With China's top legislature adopting a new law on futures and derivatives trading on April 20, a more regulated and open capital market will take shape in China and it will be conducive to the sustained development of the real economy, experts said on April 21.
The new law, which will take effect on Aug 1, is the first of its kind in the country since futures and derivatives trading commenced three decades ago. It was approved at a session of the Standing Committee of the National People's Congress.
Basic rules to govern futures trading, settlement and delivery are in the new law, said Wang Xiang, deputy head of the Office for Economic Law of the NPC's Legislative Affairs Committee.
The new law has also clarified the rules concerning the launch of new products, futures firms' business scope, and margin payment. The futures and derivative markets will thus give full play to their function of price discovery, risk management and resources allocation, which should spur the real economy, he said.
Different from the administrative or department regulations implemented in the past, the new law clarifies for the first time the basic rules for futures and derivative trading from the legal perspective. It has provided a legal framework and systematic arrangement for the healthy development of the futures and derivative markets, said Yu Hongzheng, partner of JunZeJun Law Offices.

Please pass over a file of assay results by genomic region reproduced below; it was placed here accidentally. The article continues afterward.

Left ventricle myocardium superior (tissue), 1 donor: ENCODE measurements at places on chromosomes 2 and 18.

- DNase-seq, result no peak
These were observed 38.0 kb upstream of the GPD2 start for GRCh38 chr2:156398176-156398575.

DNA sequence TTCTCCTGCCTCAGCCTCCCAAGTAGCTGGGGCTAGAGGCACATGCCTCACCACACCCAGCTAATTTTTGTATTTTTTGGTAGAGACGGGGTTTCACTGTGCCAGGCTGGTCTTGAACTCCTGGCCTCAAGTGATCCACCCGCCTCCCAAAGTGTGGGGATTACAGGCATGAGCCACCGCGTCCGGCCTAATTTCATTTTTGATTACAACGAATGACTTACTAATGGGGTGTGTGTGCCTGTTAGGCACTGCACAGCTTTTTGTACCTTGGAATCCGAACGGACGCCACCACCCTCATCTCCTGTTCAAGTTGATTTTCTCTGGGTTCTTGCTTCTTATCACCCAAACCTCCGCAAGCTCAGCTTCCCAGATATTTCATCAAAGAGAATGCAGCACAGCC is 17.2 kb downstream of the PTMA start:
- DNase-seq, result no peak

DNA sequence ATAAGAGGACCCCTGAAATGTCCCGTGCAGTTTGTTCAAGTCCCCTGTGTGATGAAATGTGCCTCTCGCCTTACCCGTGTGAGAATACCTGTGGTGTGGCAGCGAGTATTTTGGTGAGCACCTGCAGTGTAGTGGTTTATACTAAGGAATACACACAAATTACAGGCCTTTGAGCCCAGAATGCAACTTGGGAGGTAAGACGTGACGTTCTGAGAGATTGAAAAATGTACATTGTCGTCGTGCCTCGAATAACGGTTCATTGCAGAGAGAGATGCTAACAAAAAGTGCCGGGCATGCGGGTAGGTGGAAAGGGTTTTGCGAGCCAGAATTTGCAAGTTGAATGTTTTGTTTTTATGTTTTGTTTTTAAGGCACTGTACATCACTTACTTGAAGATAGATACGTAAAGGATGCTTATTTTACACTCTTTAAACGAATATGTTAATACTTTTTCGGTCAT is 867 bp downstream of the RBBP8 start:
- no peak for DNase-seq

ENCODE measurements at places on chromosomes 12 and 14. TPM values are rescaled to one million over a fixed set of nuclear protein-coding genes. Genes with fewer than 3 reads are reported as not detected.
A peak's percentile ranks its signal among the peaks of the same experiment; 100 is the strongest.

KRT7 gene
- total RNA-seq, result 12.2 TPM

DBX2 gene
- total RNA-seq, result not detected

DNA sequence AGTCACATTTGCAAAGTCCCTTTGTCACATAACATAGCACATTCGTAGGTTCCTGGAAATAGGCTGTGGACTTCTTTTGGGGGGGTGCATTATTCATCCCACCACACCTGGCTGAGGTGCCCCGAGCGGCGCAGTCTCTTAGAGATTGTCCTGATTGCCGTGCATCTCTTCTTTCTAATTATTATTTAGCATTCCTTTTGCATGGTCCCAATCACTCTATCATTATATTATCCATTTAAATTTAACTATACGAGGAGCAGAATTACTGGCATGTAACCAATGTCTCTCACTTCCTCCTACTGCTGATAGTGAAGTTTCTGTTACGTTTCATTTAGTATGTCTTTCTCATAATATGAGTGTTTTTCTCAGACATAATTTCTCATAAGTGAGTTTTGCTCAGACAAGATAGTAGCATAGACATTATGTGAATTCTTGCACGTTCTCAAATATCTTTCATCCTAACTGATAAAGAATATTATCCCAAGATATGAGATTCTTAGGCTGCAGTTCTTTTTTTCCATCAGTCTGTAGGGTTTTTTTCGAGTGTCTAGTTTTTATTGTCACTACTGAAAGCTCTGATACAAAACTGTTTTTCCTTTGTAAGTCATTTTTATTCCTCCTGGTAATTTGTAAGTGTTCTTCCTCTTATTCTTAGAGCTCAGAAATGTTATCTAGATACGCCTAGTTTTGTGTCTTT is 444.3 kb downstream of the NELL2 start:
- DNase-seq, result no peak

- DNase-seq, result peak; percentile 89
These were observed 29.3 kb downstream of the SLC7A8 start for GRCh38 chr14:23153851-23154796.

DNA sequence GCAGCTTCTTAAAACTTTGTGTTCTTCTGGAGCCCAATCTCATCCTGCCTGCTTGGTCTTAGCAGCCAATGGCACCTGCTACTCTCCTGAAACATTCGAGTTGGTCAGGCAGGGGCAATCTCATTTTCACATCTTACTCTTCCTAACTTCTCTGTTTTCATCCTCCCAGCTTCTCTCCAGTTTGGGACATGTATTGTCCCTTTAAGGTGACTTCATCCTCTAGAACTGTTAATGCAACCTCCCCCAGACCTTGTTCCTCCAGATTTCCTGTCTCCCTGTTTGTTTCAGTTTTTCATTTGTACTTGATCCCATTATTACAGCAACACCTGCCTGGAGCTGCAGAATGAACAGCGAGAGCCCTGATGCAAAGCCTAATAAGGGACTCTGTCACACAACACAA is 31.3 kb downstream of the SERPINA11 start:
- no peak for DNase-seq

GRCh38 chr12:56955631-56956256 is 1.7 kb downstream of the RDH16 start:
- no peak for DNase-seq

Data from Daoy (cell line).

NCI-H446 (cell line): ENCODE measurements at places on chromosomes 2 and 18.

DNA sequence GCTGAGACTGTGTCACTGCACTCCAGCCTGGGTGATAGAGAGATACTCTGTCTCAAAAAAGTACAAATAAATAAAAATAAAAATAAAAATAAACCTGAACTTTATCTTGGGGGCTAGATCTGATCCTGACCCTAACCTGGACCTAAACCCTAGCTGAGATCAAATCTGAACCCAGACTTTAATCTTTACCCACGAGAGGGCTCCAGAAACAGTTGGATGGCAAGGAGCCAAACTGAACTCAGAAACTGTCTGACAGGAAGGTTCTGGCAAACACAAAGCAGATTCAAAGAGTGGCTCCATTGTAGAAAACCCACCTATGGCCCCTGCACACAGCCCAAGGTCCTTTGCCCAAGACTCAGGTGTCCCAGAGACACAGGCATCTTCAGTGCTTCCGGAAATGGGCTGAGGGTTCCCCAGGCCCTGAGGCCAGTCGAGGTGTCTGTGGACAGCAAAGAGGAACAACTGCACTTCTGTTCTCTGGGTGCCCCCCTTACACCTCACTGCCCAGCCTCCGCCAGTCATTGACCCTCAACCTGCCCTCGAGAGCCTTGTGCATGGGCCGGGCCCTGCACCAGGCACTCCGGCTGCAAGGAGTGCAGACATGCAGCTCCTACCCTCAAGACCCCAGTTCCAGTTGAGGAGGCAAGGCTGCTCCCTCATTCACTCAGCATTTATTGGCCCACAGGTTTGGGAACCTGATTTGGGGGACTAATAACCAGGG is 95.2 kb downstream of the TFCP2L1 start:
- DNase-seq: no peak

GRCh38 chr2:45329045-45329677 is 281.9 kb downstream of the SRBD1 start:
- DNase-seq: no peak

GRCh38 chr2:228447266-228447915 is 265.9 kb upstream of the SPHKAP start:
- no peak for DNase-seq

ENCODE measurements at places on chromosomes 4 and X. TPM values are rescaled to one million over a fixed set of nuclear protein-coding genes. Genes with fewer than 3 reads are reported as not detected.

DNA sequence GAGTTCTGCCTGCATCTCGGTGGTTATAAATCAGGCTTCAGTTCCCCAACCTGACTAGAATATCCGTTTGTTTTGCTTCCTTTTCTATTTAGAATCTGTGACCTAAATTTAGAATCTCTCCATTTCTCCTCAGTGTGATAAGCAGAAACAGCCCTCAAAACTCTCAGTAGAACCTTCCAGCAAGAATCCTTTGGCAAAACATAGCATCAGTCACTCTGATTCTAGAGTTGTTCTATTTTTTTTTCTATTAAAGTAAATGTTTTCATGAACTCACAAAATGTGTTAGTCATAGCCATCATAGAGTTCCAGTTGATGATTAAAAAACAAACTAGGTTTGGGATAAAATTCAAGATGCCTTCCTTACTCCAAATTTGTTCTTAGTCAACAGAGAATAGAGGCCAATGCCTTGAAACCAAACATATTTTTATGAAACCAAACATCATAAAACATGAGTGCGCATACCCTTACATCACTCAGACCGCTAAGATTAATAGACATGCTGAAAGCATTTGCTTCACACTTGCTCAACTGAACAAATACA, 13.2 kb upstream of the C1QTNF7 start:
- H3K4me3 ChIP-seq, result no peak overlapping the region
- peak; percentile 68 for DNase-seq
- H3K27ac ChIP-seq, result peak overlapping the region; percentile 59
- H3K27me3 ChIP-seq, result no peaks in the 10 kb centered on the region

Yang Delong, managing director of First Seafront Fund, said a growing number of mutual fund firms have received approval for futures and derivatives trading to meet growing investment demand. The new law will thus pave the way for the introduction of more mutual fund products focused on futures and derivatives trading.
The inclusion of derivative trading is a highlight of the futures and derivatives law, said Li Yating, vice-general manager of COFCO Futures. Rules related to derivatives such as forward contracts and swaps have all been included in the law, which will better guide the development of the derivatives market, she said.
By referring to widely adopted international practices in futures and derivative trading, the new law aims at creating a more efficient, equal, transparent and system-based environment, said Hou Xinqiang, general manager of Jinrui Futures.
More mature overseas investors and institutions will be attracted to the Chinese market while more domestic futures companies will be able to tap into overseas markets under the new law, he said.
Wang Huadong, chairman of Hongyuan Futures, said the new law specifies the requirements for cross-border supervision. This has laid the groundwork for two-way opening-up in the Chinese futures market. Futures companies can better use the onshore and offshore markets from now on, which will help bolster China's dual-circulation strategy, he said.
According to the China Futures Association, the trading volume topped a record 7.5 billion lots last year. Total trading value also hit a historic high of 581.2 trillion yuan ($90.8 trillion) in 2021. China has been the world's largest futures market for agricultural, nonferrous metals, coke and steam coal products, the association said.